Scott Leckie en Directors and Executives, Entrepreneurs, Finance / Banking Board Member • New Millennium Iron 8/6/2018 · 2 min de lectura · +300

Idea Generation and Investor Biases!

Idea Generation and Investor Biases!



Good investment ideas can come from anywhere. They can come from your own experiences as a consumer or business person. They can come from reading both history and current events and they can come from simply observing the world around you. Often, they come from other people.


Aspiring investors are often advised to watch the actions of successful professional investors for ideas as to where they should invest. I don't disagree with this advice. 


However, I think it is also limiting. 


The fact is that almost everyone you know will have an investable idea at some point in their life, some situation within their particular expertise that they identify as an opportunity. Your job is to know when that idea is within your own circle of competence and therefore whether it is an opportunity that you can understand with enough confidence to make a successful investment. I have personally been the recipient of great investment ideas from clients, from assistants, as well as from both retail and institutional investors.


The problem with a lot of investors and investment groups is that they are not open to the ideas of others often believing that ideas have to only come from their own work or some source that they view as "credible" because of that sources particular pedigree, their position in business, or most often their familiarity to the investor. 


Let me give you a couple of examples of why this is a mistake. 


There is an investment group that I respect and with whom I have become familiar. While not always agreeing with their investments, I appreciate their approach to investing, and their investment philosophies. From time to time I have made an investment recommendation to them. I don't do this out of the kindness of my heart but in exchange for compensation in a consulting arrangement. They have not once yet accepted one of my suggestions despite the fact that to date everything that I have proposed to them has been quite successful. One of the suggestions which was made on two different occasions  were the distressed bonds of a particular company. Those bonds have now more than doubled in value and at the time of their recommendation had a current yield of approximately 17%. What's more, this investment group had a former executive from the company that had issued the distressed bonds on contract. They should have had a great advantage in understanding this opportunity.


But.........I wasn't a known entity to this investment group's bond team having only a dialogue with the CEO. I was an unknown, and therefore I believe, not taken seriously as a source of a very good idea, but rather as a source of competition. Furthermore, this investment group though they should have had a leg up in their understanding of the opportunity because of the presence of a former executive from the investment target on their team..............didn't. Why not? Because the guy was a disgruntled former employee having been passed over for the senior role and this clouded his vision on the matter of his former employer.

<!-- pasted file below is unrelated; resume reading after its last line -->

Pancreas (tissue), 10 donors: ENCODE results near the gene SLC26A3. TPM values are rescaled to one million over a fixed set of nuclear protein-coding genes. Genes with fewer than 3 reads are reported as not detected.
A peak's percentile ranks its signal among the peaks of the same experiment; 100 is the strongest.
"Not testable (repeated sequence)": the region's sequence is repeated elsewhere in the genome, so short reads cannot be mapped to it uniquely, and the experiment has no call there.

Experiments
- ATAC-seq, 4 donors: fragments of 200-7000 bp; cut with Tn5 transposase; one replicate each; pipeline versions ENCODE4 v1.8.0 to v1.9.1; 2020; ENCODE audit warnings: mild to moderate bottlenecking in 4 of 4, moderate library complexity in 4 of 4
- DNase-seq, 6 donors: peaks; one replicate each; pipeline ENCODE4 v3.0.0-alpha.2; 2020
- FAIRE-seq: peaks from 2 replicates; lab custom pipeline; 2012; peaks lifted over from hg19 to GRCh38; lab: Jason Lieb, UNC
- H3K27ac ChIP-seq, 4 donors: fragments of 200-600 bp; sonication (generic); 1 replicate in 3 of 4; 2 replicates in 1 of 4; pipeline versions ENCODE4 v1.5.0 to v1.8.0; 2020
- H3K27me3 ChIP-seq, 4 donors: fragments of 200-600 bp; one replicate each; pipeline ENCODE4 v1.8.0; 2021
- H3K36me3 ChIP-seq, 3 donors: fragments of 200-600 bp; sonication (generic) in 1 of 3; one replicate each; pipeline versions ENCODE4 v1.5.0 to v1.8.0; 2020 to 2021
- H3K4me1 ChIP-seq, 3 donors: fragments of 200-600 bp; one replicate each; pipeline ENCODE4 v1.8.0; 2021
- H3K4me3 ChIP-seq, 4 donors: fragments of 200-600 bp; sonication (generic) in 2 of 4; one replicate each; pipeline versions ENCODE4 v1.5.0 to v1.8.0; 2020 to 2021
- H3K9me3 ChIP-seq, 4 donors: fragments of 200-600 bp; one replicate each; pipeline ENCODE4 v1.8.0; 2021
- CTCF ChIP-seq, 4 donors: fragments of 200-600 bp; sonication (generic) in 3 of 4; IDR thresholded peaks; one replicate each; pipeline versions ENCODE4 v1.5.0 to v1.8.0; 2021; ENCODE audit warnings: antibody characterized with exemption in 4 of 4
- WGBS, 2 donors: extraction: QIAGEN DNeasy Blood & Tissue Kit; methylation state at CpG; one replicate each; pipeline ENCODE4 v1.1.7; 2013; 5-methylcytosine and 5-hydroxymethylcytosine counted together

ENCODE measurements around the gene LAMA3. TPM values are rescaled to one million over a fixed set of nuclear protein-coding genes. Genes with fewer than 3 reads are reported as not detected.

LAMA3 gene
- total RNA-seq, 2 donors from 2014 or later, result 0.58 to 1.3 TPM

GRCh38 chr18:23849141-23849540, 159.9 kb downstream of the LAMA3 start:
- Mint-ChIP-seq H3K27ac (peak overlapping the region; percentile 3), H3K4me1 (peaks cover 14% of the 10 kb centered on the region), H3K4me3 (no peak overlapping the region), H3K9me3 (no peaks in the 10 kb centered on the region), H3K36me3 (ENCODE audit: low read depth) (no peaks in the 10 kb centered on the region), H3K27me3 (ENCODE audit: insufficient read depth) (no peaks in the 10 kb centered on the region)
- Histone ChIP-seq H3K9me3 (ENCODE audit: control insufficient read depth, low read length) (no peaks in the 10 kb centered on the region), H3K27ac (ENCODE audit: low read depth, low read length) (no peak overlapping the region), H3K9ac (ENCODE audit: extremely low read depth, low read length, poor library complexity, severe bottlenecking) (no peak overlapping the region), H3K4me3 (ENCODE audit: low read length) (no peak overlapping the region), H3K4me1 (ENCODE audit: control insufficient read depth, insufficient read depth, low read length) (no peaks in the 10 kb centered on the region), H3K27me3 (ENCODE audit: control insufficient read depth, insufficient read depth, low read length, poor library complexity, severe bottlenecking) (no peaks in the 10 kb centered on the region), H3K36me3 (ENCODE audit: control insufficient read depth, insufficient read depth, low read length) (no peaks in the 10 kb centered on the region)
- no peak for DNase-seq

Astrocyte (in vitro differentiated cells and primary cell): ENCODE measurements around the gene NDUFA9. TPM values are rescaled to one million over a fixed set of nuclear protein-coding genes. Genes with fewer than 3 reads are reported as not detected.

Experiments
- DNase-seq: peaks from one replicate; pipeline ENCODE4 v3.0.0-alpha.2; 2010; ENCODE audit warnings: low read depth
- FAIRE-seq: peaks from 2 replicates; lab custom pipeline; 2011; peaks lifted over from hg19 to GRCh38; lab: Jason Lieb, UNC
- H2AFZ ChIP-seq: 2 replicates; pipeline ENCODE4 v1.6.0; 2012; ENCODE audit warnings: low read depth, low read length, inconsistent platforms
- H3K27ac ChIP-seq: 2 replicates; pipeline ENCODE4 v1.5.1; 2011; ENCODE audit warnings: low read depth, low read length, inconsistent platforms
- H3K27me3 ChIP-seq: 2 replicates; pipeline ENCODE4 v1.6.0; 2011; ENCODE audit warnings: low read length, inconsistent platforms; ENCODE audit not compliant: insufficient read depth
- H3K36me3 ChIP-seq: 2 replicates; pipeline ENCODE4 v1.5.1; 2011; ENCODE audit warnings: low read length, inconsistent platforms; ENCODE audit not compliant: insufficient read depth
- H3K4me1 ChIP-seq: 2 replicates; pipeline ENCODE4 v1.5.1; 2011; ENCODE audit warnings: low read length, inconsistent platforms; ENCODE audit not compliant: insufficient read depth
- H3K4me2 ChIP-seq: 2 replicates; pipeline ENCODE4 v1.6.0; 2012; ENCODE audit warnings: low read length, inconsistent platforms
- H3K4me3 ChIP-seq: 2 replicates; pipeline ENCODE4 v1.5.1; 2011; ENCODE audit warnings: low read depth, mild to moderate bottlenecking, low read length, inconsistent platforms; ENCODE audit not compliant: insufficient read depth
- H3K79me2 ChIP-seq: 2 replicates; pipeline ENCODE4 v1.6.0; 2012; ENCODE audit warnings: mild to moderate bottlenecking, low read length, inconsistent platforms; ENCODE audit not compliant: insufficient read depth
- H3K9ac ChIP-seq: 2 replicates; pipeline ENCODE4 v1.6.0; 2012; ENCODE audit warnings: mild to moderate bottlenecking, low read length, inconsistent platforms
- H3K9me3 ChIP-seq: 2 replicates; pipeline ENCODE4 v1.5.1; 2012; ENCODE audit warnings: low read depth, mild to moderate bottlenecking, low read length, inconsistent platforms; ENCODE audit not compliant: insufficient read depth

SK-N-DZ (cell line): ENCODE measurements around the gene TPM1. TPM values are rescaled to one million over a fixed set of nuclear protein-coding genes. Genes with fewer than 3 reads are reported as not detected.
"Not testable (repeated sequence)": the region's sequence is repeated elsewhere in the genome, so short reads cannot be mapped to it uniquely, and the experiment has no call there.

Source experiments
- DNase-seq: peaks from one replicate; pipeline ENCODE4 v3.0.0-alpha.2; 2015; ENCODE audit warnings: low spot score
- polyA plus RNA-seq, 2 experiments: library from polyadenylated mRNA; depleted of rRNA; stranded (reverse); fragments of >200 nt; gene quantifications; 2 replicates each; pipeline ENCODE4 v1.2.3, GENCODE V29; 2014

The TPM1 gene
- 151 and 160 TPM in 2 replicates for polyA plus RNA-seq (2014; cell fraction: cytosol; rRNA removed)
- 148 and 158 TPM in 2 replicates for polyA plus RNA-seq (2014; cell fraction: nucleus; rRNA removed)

Result. Bond return in excess of 135%, but not for them. This is an example of how the rigid structure of institutions can get things very wrong.


But it isn't just institutions. 


Recently I had dinner with a former colleague. At one time I mentored this individual and I like to think I had some small part in his now having a successful investment practise. When we have dinner we generally pitch a few of our favourite ideas to one another. This time mine was a pharma company trading for only the cash they had on the balance sheet and cash expected in 2018 despite having an ongoing and incremental business. His was a public company real estate opportunity with yield. Since I am always looking for investments with yield for my Takota Income Value Strategy accounts, the next day, I spent some considerable time looking at the opportunity finally deciding that I wouldn't pursue it because of general concerns about real estate. I happened to notice that my suggestion to him had appreciated about 17% between  our dinner and a few days later. I emailed him to ask if he had been able to take advantage of it - and found he hadn't even looked at it. Big mistake.


To make matters even worse, I subsequently forwarded another idea to this same guy with a few brief notes. He dismissed the idea out of hand because he thought that one of the major shareholders hadn't been recently successful in their equity investments. This opportunity was cheap, with good management, and with an attractive and potentially growing dividend yield. In my opinion another big mistake.


The lesson: Consider ideas from any sensible place if they are things which you feel that you can understand. Be curious, check them out. Do the work. You never know when or where you are going to find a great opportunity.

 Scott